Another important variable in the study of young offenders is nationality. According to Capdevila et al. (2005) , the number of foreign young offenders has grown exponentially in comparison to the number of Spaniards over the last five years, while also displaying higher rates of recidivism and its occurrence at earlier ages. Several studies ( Capdevila et al., 2005; Cuervo & Villanueva, 2013; Iborra et al., 2011 ) yield percentages of Spanish young offenders ranging between 70% and 80%. The remaining 20-30% would be made up of North African, Romanian, or Latin American youths, depending on the province in which the study is conducted. Capdevila et al. (2005) performed a specific analysis of the most numerous groups of foreign minors in Catalonia, namely those from North Africa, who were found to commit more crimes against persons and more serious crimes. Nevertheless, few studies have analysed this relationship between the type of crime and nationality, and it is therefore an issue still to be determined.
On analysing the relationship between recidivism and type of crime, first it should be noted that the rates of recidivism in the Spanish juvenile penal system stand at between 14% and 40.6% ( Acosta, Muñoz de Bustillo, Martín, Aragón, & Betancort, 2012; Bravo et al., 2009; Capdevila et al., 2005; Contreras, Molina, & Cano, 2011; Armas, García, & Castro, 2008; García-España, García, Benítez, & Pérez, 2011; Graña, Garrido, & González, 2006; San Juan & Ocáriz, 2009 ), which are similar percentages to those found by Jennings (2002) in the United Kingdom or by Cain (1997) in Australia. On matching these rates with the type of offence, crimes against property are found to be the ones with slightly higher rates of recidivism than in the case of crimes against persons ( Winner, Lanza-Kaduce, Bishop, & Frazier, 1997 ), although other studies find no significant differences ( Cuervo & Villanueva, 2013; García-España et al., 2011 ).
The minor's risk factors are also related to the crime. The greater the presence of these factors, the more likely the occurrence of a situation involving juvenile delinquency ( Fergusson & Lynskey, 1996; Smith, Thornberry, Rivera, Huizinga, & Stouthamer-Loeber, 2000 ). These juvenile risk factors have been classified for the most part into two groups: factors of a more individual nature and those related to the different settings surrounding the minor, such as family, school, peers, and so forth. The more individual factors include low empathy and little concern for others, impulsiveness, lack of remorse, non-acceptance of responsibilities, scarce self-control, or sensation-seeking ( Aguilar & Godoy, 2013; Bush, Mullis, & Mullis, 2000; Vilariño, Alves, & Mohamed-Mohand, 2013 ). In contrast, the contextual factors include problematic families, negligent or permissive parenting styles, behavioural problems at school, relationships with delinquent peers, inappropriate use of leisure time, substance abuse, migration experiences, and low family income, among others ( Contreras, Molina, & Cano, 2010; Cottle, Lee, & Heilbrun, 2001; Hoeve, Semon, Gerris, van der Laan, & Smeenk, 2011; Kelly, Macy, & Mears, 2005; Ozen et al., 2005 ). Yet, as far as we know, to date no studies have been conducted that relate these individual and contextual risk factors with the type of crime committed. Only Wikström and Loeber (2000) analysed this relationship using the severity of the offence as their criterion. These authors highlight the low relevance of the socio-economic context of the neighbourhood versus other risk factors in the more serious crimes committed by minors.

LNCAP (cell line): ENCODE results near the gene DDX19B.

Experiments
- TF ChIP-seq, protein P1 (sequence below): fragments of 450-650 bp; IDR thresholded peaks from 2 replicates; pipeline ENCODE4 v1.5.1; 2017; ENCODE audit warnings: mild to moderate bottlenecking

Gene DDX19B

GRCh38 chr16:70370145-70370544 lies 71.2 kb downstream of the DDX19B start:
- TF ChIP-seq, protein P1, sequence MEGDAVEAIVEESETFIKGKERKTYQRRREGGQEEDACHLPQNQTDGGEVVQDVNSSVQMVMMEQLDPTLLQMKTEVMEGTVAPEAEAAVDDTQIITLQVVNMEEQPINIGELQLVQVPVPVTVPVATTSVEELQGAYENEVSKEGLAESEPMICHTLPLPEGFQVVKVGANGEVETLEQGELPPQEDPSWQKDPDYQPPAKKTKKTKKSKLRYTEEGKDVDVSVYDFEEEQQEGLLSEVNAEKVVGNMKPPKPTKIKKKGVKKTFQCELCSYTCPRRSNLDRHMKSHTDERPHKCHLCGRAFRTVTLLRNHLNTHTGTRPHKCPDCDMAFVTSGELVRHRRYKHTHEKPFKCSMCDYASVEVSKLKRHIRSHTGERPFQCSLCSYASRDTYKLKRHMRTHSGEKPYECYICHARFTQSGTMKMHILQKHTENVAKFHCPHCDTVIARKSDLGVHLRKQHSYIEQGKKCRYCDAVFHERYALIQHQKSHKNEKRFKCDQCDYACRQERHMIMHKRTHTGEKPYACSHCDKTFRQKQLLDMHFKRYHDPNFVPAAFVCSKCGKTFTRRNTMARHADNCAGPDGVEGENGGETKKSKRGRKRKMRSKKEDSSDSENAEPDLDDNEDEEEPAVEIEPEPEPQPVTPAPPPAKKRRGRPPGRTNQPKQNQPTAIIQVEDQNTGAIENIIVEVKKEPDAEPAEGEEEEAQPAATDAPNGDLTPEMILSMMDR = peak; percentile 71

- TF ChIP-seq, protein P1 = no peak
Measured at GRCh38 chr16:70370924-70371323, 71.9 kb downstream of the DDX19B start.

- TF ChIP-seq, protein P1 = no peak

Hence, the aim of this work is to determine whether the profile of young offenders charged with committing crimes against property and against persons varies according to different socio-demographic variables (gender, age, nationality) and different indicators of juvenile risk. It is expected that crimes against persons will be committed in a higher proportion by older adolescents, girls, and foreign minors (mainly North African). Individual factors will be more related to crimes against persons. The study addresses the issue by combining data from interviews and court records, together with an objective, standardised instrument: the YLS/CMI Inventory, built on evidence-based practice ( Guy, Packer, & Warnken, 2012; Henggeler, 2004 ). Likewise, it should be noted that this study also draws on a two-year prospective follow-up period with official data on recidivism.Method Participants
The participants were all minors from a province in the Valencian Region in Spain, who had committed a crime or offence for which they had appeared in the Juvenile Court within the period 2008-2010. The sample included a total 395 minors altogether, 74 of whom were females and 321 males (18.7% and 81.3%), with ages ranging between 14.3 and 19.3 years, the mean age being 16.08. In 203 cases (51.4%) the type of crime committed was against persons and in 192 cases (48.6%) they involved property. In terms of nationality, 303 were Spanish (76%), 36 were from countries in Eastern Europe (9.1%), 31 were Latin Americans (7.8%) and 25 came from African countries (6.3%).Instrument
The instrument that was used in the study was the Youth Level of Case Management Inventory (YLS/CMI) of Hoge and Andrews (2002), which was translated by Garrido, López, Silva, López, and Molina (2006) as the Inventario de Gestión e Intervención para Jóvenes (IGI-J). The purpose of the inventory is to assess the minor's risk of recidivism based on information provided from different sources.